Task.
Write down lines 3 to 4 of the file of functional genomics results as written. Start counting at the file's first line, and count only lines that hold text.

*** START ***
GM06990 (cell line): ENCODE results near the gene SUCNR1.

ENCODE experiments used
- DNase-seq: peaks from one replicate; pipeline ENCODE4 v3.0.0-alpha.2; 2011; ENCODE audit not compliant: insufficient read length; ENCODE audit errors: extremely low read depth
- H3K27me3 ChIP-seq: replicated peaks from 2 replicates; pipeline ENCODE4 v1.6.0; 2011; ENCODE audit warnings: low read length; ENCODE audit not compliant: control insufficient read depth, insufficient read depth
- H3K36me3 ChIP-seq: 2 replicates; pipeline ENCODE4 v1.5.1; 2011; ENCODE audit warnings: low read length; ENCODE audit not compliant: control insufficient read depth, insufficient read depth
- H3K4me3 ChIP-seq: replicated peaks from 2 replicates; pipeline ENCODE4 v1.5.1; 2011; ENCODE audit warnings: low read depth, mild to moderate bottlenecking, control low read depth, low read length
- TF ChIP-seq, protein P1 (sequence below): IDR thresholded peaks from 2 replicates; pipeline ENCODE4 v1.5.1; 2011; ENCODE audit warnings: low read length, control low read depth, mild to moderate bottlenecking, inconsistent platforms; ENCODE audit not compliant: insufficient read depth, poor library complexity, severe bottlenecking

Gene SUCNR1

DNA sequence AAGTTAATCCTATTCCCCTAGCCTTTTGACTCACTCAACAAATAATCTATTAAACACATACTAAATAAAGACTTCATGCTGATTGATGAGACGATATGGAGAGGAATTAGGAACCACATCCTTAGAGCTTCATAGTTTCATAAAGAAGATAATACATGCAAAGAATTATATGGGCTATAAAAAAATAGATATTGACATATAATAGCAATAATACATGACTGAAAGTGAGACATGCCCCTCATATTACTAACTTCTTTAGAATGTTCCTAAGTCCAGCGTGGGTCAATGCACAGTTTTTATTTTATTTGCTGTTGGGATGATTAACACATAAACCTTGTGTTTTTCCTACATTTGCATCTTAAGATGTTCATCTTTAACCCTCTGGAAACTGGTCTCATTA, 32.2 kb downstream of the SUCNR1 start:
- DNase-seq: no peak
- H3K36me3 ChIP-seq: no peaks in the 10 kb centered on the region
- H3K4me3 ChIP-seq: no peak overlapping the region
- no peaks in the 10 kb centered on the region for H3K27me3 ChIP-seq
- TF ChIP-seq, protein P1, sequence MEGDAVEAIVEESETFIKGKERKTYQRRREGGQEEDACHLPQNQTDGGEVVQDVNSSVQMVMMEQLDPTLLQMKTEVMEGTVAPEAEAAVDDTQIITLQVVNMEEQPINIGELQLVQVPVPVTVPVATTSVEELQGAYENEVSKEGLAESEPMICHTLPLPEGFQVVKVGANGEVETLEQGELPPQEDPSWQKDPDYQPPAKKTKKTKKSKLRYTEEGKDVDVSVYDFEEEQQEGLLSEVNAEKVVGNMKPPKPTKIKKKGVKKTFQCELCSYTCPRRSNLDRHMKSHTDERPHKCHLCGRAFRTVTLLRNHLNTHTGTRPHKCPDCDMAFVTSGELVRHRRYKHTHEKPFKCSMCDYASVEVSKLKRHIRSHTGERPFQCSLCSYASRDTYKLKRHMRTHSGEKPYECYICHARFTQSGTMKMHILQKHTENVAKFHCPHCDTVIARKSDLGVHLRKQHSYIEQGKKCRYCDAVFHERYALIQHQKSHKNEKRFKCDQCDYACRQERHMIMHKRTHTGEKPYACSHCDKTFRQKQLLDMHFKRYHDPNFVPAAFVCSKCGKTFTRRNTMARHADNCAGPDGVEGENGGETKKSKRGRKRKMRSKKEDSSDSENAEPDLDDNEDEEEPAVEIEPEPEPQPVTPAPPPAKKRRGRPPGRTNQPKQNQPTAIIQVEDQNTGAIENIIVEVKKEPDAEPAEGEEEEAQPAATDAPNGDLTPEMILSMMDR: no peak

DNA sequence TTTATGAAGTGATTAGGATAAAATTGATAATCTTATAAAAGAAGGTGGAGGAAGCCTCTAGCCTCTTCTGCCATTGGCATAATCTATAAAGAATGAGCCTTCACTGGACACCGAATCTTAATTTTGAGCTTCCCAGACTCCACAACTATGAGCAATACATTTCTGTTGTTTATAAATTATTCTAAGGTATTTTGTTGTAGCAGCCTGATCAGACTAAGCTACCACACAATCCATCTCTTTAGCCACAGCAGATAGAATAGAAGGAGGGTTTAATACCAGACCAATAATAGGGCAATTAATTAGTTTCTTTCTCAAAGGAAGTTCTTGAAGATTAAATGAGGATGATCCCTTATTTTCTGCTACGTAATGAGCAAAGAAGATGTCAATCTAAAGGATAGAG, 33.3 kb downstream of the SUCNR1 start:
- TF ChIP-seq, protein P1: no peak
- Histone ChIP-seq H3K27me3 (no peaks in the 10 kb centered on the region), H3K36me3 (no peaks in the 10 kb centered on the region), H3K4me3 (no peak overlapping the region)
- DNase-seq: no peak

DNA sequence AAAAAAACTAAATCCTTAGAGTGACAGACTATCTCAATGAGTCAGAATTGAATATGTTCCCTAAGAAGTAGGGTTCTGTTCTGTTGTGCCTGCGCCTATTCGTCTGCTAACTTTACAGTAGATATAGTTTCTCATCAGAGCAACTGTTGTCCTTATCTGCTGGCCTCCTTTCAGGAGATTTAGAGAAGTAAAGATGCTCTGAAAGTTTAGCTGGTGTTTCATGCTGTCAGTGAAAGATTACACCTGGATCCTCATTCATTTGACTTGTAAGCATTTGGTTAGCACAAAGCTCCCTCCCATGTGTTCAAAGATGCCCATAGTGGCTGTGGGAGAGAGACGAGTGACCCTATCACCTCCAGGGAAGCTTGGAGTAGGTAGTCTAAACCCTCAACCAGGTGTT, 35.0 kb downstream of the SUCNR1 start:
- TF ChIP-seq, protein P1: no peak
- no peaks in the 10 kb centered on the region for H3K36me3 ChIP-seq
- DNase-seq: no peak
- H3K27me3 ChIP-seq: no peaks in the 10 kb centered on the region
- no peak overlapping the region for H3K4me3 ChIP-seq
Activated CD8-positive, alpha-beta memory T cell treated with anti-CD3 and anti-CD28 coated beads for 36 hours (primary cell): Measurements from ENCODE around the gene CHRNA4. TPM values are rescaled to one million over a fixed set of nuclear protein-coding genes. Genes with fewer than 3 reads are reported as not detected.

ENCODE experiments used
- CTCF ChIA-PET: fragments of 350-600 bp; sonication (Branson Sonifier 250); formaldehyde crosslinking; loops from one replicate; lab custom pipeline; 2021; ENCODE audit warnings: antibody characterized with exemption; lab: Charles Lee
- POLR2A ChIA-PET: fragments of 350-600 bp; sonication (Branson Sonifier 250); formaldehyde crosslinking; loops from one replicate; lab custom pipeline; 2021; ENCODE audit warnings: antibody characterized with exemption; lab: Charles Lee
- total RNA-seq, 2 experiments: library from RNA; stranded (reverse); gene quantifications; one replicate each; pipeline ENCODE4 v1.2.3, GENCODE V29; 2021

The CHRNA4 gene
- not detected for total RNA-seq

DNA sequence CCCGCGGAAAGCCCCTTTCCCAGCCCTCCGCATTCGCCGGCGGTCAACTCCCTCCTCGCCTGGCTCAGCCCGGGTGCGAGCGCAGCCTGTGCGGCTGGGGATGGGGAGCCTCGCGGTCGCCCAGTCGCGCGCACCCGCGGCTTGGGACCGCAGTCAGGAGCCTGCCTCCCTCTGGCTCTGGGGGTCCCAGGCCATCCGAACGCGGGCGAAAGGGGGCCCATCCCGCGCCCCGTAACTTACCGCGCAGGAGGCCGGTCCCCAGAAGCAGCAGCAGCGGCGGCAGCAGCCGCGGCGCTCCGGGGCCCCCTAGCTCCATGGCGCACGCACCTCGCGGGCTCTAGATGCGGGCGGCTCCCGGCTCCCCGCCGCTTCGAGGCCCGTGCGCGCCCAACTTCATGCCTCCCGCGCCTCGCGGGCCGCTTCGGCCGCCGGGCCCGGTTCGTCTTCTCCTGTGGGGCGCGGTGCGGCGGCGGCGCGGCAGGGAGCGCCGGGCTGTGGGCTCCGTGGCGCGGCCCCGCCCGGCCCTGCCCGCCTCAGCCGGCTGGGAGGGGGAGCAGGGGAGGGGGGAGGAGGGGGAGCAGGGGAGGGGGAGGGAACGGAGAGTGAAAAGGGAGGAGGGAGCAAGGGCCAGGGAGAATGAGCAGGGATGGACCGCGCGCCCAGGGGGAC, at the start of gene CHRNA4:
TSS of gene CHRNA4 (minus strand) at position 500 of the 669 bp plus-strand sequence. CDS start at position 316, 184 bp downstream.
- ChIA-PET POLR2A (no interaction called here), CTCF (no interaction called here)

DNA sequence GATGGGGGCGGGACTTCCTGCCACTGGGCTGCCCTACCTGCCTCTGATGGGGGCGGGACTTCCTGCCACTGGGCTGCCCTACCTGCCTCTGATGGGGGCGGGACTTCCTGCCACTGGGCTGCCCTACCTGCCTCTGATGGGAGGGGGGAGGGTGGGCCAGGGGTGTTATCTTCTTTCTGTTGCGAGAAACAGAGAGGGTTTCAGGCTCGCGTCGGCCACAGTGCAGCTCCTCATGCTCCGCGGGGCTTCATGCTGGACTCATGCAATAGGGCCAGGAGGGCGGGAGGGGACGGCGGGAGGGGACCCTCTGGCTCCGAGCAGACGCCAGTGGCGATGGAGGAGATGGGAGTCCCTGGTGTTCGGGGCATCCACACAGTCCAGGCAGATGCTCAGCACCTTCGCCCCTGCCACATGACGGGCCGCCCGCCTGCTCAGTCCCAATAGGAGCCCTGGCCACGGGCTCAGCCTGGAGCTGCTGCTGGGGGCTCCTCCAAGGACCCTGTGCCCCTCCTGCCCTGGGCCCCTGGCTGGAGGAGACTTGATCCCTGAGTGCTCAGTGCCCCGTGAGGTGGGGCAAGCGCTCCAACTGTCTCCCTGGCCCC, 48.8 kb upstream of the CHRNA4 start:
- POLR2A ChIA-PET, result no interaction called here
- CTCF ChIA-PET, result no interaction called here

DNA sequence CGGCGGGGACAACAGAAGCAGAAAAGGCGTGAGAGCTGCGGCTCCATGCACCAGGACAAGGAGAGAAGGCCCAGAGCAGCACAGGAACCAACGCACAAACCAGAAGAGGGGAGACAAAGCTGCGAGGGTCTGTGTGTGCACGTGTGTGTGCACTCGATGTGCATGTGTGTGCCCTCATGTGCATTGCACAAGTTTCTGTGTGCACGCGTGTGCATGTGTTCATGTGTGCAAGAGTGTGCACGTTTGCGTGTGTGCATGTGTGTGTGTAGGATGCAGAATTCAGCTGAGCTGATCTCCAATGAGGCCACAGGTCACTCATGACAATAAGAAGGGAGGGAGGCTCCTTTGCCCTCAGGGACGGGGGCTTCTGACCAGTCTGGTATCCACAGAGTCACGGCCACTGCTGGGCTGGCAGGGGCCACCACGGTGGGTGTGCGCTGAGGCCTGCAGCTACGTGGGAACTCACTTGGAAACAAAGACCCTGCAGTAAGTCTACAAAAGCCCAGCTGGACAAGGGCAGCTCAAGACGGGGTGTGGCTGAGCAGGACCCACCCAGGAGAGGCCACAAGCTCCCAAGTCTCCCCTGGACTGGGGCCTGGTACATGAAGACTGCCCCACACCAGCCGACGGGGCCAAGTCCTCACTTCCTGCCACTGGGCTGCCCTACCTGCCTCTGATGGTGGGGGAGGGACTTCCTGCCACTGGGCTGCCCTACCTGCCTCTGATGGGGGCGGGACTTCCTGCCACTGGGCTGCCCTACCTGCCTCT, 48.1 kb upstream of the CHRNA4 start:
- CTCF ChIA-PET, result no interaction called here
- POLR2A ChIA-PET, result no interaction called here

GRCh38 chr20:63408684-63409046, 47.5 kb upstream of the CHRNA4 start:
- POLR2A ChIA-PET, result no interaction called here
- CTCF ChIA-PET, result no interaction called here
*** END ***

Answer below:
- DNase-seq: peaks from one replicate; pipeline ENCODE4 v3.0.0-alpha.2; 2011; ENCODE audit not compliant: insufficient read length; ENCODE audit errors: extremely low read depth
- H3K27me3 ChIP-seq: replicated peaks from 2 replicates; pipeline ENCODE4 v1.6.0; 2011; ENCODE audit warnings: low read length; ENCODE audit not compliant: control insufficient read depth, insufficient read depth